You know you stepped into the wrong place when you're a dog at an all-cat rave. Navigate the cat-populated dancefloor in hopes of stopping Catastrophe Cate and her evil plans. You can show off your dance moves while dodging the over-sized henchmen, or focus on collecting some delicious bones for your stash. Either way, you'll need to follow the beat in A Dog Named Dave Stuck On A Rave.
Dave is a good boy. How can you not love that goofy face with the tongue stuck out? Well, maybe a cat, especially one hopped up on cat nip, might not. So, maybe keep old Dave away from the cats. You'll be in charge with how Dave gets through unscratched, but on top of that, you're also his his dance instructor. Using a left-click for movement, you'll have to click to the beat of the music in order to move quickly and with musical style. If you panic and rapidly click with no sense of beat, you will be getting nowhere quick.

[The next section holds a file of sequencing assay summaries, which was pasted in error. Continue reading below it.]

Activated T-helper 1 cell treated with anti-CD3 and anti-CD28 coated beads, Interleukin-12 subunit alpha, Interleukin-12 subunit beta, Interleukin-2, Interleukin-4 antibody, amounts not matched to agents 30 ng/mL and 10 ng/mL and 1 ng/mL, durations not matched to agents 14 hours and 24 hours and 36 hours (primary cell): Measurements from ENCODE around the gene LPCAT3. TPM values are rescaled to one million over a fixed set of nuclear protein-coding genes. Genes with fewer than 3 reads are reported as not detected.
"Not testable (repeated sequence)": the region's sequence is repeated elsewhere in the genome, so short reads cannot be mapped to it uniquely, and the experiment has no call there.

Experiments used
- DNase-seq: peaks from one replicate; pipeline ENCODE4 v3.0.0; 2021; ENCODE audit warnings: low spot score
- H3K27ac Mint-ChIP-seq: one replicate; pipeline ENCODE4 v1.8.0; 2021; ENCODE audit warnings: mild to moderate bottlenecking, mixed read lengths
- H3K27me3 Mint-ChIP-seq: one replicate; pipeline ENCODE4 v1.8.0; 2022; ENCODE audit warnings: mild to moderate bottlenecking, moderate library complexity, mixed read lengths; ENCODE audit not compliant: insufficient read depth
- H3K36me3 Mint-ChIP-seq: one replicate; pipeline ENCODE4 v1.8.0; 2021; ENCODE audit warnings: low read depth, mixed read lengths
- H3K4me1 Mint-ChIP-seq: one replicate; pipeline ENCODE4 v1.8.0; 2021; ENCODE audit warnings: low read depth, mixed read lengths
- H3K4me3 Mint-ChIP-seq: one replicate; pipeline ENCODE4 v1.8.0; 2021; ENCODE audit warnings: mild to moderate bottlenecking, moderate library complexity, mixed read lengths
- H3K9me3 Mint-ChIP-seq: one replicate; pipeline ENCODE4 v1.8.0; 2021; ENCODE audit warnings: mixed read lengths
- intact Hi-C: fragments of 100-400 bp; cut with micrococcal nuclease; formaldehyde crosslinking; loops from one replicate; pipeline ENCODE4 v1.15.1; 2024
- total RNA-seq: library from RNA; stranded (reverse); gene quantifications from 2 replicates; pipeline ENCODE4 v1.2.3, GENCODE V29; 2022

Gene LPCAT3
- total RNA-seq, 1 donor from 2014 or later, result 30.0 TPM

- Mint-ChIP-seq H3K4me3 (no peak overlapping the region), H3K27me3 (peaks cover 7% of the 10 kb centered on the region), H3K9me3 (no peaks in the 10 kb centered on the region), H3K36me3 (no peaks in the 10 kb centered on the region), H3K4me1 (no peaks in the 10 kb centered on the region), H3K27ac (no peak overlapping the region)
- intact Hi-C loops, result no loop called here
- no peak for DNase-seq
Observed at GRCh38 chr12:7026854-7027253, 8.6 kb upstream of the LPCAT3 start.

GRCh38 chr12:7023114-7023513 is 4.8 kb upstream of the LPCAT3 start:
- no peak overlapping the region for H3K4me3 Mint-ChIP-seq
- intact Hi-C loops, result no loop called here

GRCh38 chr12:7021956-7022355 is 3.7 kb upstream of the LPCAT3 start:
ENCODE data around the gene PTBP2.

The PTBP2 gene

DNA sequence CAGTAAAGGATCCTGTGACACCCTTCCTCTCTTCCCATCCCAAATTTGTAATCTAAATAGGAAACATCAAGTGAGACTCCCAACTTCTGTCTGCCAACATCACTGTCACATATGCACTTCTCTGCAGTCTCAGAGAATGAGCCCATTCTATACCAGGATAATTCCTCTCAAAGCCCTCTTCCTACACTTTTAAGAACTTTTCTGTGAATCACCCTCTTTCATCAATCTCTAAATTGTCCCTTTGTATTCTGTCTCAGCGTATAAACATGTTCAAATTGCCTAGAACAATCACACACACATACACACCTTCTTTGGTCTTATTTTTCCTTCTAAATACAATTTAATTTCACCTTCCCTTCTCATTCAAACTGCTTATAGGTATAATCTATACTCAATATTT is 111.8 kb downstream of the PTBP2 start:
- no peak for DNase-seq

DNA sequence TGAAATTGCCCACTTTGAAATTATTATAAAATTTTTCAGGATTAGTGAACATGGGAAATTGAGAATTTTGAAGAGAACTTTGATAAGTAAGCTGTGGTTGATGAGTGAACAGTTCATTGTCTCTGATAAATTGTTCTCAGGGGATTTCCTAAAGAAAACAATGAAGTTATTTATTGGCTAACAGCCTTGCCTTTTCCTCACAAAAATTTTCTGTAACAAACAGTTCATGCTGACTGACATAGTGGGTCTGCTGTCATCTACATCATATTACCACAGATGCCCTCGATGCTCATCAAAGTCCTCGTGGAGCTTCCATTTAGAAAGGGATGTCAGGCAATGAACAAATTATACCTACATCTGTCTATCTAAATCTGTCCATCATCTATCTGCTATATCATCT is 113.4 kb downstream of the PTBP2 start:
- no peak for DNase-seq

On top of dodging the vision of just the guards, you'll have to watch for security cameras as well as alarm panels. Not an easy day for a pup. Still, when your adventure is packed with puns and good tunes, being stealthy can make for tons of fun. Just maybe not for...
Good Pizza, Great Pizza wants to teach you all there is to know about owning a Pizzeria - from both the cooking and business side! If you enjoy making it, eating it, and all things pizza - Good, Pizza Great Pizza will cater to your needs.
You'll be at the helm of this modest pizzeria, directly competing with your rival Alicante. In order to prove yourself as the better Pizza joint, you'll have to complete orders from over 80 customers - each with their own requests and personalities. Get them what they need and you'll reap the rewards. Skimp on the pepperoni for speed or to save costs and you just might regret it.